"People love this message," Nowinski says. "And people recognize that they weren’t giving this message. And they were pretty surprised, and they said, 'Whoa, this was 1905? We’re behind. All right, we’re in.'"
The speech is working for Nowinski, and it worked for the other principals in our story, too. In 1906, Coach Bill Reid convinced the rules committee to adopt the forward pass and other innovations that would make the game less dangerous.
And Harvard’s captain, Dan Hurley? By all accounts, he made a full recovery. He became a doctor and was a longstanding member of the surgical staff of Boston City Hospital.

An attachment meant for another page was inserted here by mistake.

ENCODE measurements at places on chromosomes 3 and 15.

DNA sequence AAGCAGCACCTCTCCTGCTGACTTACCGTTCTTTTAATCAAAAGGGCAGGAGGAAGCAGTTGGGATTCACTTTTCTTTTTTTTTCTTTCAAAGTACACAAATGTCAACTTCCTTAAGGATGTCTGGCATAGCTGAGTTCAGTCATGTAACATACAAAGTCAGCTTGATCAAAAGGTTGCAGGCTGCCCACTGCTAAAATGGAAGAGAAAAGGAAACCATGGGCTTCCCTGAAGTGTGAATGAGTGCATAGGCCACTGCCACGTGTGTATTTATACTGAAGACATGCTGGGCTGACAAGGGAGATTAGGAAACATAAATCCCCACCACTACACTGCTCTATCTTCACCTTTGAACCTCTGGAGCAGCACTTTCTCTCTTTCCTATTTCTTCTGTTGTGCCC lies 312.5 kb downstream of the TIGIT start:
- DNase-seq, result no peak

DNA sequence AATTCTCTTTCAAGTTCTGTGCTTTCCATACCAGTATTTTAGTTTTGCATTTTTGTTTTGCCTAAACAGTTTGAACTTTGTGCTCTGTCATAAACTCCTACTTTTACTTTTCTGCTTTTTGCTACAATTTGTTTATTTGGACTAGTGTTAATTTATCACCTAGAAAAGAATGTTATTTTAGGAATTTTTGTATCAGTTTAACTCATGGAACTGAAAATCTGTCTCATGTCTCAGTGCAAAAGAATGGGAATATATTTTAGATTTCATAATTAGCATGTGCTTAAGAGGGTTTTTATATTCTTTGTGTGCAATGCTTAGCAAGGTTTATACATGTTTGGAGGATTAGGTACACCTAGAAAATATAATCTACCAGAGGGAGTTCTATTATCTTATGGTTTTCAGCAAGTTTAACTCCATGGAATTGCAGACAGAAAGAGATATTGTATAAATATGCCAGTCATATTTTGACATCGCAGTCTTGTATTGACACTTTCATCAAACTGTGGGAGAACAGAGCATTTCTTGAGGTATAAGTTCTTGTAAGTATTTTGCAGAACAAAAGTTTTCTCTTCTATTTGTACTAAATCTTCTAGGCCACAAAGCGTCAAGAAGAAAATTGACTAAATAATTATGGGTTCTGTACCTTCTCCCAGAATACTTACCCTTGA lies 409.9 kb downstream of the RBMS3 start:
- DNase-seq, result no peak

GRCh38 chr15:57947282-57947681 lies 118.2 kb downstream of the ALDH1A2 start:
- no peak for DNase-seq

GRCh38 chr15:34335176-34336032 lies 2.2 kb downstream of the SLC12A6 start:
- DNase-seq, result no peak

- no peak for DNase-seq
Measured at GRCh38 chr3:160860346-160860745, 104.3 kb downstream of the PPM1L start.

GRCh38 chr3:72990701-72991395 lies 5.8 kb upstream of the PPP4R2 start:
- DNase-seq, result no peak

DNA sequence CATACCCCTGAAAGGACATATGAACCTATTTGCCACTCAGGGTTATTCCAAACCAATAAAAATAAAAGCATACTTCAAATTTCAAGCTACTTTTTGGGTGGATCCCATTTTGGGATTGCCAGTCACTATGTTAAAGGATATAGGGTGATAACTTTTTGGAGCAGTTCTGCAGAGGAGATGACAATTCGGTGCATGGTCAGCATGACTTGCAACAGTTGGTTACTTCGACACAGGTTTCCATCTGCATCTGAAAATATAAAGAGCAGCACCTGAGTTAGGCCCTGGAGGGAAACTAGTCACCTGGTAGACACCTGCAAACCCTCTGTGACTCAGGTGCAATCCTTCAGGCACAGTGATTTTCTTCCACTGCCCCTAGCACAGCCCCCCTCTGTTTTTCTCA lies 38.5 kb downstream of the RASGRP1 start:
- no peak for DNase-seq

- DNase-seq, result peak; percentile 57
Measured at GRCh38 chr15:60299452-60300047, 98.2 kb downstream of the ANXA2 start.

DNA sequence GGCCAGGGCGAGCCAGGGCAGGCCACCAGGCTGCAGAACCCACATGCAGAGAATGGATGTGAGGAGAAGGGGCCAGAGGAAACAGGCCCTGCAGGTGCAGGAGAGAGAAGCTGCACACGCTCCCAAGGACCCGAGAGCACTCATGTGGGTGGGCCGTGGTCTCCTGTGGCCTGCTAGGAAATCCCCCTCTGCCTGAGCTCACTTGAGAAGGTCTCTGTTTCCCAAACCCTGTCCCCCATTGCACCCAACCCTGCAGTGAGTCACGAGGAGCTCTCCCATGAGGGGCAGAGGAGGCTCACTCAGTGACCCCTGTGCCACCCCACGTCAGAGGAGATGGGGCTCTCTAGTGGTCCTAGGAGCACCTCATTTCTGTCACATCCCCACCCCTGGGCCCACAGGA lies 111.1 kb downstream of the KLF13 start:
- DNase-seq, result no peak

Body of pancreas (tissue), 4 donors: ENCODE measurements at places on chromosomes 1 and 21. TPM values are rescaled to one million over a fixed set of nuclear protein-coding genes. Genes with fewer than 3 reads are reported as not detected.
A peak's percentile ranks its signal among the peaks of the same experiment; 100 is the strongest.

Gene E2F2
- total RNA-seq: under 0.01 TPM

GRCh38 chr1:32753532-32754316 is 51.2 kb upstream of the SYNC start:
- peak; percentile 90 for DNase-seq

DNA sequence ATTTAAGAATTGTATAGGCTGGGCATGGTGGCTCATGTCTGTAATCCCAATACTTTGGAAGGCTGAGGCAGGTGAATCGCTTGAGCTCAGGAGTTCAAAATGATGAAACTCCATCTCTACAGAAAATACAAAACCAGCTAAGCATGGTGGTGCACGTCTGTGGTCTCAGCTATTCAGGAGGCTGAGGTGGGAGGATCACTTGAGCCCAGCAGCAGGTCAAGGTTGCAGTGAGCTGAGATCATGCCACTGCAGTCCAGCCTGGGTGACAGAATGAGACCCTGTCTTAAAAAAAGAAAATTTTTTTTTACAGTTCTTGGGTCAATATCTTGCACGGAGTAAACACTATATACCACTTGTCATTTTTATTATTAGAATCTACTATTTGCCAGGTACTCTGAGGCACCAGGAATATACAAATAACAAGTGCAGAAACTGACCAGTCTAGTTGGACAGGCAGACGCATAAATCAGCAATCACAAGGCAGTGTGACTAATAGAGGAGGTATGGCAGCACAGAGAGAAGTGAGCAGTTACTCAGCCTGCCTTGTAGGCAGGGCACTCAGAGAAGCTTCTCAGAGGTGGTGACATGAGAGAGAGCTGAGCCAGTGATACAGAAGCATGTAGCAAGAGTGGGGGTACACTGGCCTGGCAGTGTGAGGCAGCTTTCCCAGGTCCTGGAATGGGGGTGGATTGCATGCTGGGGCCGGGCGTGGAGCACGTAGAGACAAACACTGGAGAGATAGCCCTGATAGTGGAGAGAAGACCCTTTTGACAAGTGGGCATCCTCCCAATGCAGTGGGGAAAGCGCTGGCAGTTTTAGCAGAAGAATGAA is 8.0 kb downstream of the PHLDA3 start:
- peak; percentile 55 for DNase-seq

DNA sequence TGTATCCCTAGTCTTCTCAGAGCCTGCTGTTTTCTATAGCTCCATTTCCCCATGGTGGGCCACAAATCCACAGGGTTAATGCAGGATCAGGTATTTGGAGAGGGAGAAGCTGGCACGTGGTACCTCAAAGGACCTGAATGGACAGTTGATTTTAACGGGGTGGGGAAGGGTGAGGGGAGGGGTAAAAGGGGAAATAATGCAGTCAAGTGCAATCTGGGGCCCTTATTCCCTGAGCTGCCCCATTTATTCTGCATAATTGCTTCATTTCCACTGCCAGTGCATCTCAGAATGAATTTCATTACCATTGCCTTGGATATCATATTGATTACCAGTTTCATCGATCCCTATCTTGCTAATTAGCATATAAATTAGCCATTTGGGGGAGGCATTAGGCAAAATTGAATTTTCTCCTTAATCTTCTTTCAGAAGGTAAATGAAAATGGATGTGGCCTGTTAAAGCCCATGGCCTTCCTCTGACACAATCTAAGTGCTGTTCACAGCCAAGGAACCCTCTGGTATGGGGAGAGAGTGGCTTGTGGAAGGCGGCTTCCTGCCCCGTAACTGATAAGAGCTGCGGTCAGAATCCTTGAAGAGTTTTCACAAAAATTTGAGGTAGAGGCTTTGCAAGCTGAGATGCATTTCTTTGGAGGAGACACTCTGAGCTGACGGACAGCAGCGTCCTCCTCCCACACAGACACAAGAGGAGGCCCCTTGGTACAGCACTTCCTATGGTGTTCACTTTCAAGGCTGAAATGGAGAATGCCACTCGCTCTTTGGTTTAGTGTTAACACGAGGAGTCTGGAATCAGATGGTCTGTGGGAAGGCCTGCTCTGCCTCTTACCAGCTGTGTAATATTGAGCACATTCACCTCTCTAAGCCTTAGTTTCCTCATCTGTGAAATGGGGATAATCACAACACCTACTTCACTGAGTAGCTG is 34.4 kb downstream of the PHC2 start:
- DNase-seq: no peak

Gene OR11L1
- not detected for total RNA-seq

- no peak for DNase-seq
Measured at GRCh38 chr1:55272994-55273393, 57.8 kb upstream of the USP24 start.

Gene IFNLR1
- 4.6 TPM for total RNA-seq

That’s not necessarily the fate Chris Nowinski would have expected.
"It’s because Coach Reid and Dr. Nichols were looking out for him," he says. "If he had played in that Yale game, it would have been totally different."
If you’d like to know more about the Concussion Legacy Foundation’s “Team Up, Speak Up” day, visit their website here.
This segment aired on November 19, 2016.